Why spirituality and religion are so different

Religion and spirituality are not the same. Spirituality is not concerned with myths and fairy stories, but with life. That’s why many people are leaving the traditional religions. They cannot relate to the dogma and ritual that characterises them. They say nothing to them about life as it is lived.

To be valid, a spiritual truth must be true for everyone, everywhere and for all time. It must apply equally to people living in the Arabian Desert, the Arctic wilderness and the Himalayas; in the fifth century BCE, tenth century CE and the twenty-first CE; men, women and children, the old and the young; those who have passed on and those yet to be born.

Religions seldom satisfy these criteria. Some are even restricted to a particular race or genealogy.

A religion is a formalised set of beliefs. It lays down what its followers should accept as true and how they should behave. It insist on compliance and reproaches those who transgress. Often fear and chastisement are used to ensure conformity.

Any religion which controls, divides and excludes cannot, in my opinion, be truly spiritual.

All bone fide religions began with a search for truth, but the living message of spirituality that they purport to offer has often been lost. No doubt the founders of our great religions had the best of intentions, but in a spiritually enlightened world there would be no need for separate religions, as John Lennon said that in his song, Imagine.

Even so, the major religions have much to teach us. Their common ground far outweighs their differences. 90% of their teachings are the same; wars have been fought over the other 10%, so let’s focus on the 90%! No one creed has exclusive rights to the truth. We should look for points of agreement and put differences aside.

We should seek truth wherever we can find it and welcome the many paths that are open to us.

©David Lawrence Preston, 26.12.17

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The Law of Laws – Cause and Effect

Cause and Effect is the Law of Laws. It states that for every result or thing that exists, there is a cause, and every action has an effect. When you throw a pebble into a pond, the ripples spread out from the centre in ever-widening circles. So it is with our actions. Good actions are causes. They create good effects; bad actions create bad effects. The effects spread outwards, affecting other lives to a greater or lesser degree.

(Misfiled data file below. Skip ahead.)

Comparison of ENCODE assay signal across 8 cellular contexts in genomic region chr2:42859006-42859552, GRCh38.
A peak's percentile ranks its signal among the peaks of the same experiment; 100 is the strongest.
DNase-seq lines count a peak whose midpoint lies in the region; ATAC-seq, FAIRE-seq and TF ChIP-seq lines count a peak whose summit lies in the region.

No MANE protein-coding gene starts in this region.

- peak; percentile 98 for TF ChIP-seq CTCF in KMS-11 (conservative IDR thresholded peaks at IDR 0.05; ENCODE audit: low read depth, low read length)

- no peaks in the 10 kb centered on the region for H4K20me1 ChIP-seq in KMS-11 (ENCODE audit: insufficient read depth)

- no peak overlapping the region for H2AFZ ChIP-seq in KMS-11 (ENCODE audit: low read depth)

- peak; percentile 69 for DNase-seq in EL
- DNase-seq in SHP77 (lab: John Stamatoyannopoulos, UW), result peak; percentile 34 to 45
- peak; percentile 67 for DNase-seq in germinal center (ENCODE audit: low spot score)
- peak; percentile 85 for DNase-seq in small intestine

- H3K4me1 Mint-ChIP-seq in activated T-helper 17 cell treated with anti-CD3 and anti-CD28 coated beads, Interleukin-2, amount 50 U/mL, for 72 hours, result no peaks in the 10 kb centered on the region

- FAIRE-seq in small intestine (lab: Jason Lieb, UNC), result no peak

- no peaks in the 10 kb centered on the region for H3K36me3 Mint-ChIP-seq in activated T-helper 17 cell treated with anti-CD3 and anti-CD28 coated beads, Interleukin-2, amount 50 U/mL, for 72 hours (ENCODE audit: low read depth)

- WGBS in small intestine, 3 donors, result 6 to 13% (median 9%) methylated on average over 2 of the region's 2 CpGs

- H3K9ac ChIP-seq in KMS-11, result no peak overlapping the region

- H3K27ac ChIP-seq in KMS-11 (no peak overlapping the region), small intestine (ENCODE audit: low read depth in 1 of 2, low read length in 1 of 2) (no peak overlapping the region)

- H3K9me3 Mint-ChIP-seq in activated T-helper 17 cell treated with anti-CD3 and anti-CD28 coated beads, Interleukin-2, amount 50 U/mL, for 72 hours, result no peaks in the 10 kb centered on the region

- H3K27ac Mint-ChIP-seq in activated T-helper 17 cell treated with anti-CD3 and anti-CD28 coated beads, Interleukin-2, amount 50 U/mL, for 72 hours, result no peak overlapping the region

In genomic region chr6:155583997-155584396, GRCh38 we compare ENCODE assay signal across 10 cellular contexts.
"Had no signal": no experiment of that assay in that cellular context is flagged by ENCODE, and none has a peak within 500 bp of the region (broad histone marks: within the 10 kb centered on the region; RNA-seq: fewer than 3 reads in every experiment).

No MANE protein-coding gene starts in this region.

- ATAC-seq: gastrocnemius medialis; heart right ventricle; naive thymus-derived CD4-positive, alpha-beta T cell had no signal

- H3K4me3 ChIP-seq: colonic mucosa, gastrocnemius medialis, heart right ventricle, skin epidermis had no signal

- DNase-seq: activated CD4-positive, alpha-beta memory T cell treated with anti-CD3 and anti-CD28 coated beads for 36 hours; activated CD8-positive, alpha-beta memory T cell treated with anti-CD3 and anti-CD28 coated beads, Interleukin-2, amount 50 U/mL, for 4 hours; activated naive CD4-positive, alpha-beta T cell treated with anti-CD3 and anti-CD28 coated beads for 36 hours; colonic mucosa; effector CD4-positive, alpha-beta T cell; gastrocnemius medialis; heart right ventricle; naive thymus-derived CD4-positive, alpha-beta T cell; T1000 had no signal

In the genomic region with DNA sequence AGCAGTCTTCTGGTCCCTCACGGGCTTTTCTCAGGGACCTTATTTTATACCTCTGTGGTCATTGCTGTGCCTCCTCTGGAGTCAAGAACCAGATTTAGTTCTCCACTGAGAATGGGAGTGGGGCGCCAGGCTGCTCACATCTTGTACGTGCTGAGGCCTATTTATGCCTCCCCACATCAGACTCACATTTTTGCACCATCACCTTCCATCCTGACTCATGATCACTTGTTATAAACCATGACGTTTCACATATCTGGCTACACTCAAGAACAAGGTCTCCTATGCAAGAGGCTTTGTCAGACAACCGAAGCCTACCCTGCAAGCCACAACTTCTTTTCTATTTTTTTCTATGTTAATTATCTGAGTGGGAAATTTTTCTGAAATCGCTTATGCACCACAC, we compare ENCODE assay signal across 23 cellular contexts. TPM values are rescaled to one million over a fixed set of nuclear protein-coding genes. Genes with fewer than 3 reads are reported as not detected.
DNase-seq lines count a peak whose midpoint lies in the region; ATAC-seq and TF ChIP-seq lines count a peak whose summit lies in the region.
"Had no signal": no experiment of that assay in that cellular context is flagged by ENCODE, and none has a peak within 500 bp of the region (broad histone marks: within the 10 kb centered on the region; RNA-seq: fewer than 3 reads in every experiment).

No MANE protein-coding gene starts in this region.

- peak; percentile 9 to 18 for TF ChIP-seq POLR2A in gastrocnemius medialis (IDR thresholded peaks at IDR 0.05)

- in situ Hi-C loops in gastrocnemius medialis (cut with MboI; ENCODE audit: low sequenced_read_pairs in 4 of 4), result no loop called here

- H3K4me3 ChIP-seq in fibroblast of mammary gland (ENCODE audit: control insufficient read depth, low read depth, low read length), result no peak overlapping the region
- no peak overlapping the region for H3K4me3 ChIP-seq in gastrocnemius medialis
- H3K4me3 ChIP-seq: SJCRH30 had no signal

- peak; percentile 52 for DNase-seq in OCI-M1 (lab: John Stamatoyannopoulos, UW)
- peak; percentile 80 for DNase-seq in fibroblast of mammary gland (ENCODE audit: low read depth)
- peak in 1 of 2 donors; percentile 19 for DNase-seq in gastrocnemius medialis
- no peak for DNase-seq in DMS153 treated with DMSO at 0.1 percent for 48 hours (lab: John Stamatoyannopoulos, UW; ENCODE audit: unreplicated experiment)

Actions are causes, so are words and non-verbal forms of communication such as facial expressions and gestures, and also non-visible things such as attitudes and emotions. However, the chief causes are thoughts, since every action is preceded by a thought.

We reap what we sow

We reap what we sow – but not necessarily where we sow. Every thought, word and action eventually returns to us.

When we lay down good causes by thinking good thoughts and acting on them, blessings return to us – love, prosperity, health and kindness etc. But actions resulting from thoughts of selfishness, greed, ignorance, malice and so on also have consequences. They set up a chain reaction which eventually returns to hurt us.

The Law of Cause and Effect reminds us that we get out of life exactly what we put into it, and when we change the causes, we get different results. We cannot get something for nothing and if we try, we will eventually be caught out. Knowing this brings order and purpose to the mind and enables us to fulfill our deepest desires.

Don’t judge each day by the harvest you reap, but by the seeds you sow. Lay down the right causes each moment and the right results will surely follow.

©David Lawrence Preston, 31.5.2016

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The Universe is not run by blind forces

Science tells us that the Universe is not run by blind forces. It is regulated by fields of intelligent energy. We have difficulty grasping this concept because the world appears so fickle and our untrained minds, dominated by the five senses, cannot see beyond appearances.

Consider a waterfall. Water cascades and sends spray everywhere. It appears chaotic, but every drop moves according to laws of motion which can be observed and measured.  Similarly, the universe, which appears so turbulent to the casual observer, operates according to laws which are just as timeless and reliable, and work for our good. These laws have always existed, but we have not always been aware of them. For instance, there is no more electricity in the world today than ten thousand years ago, but it could not be harnessed until someone identified the laws by which it functions.

‘Spiritual means ‘non-physical’. 

‘Law’ implies a rule which is unchanging, unyielding and continuous, established and enforced by some power. Whatever is ‘law’ today was the same yesterday and will be forever. Humans are not responsible for carrying out the laws which govern the universe, and we can do nothing to change them in any way. But we can learn about them and apply them. And just as we understand many physical laws, many spiritual laws are already understood, and no doubt others – physical and spiritual – are waiting to be discovered.

Spiritual laws apply to all and can be counted on 100%. When we honour them, we grow in wisdom, love, creativity and personal power. When we think positively, we grow in mental strength; and when act lovingly and show kindness to others, we feel fulfilled.

©David Lawrence Preston, 30.5.2016

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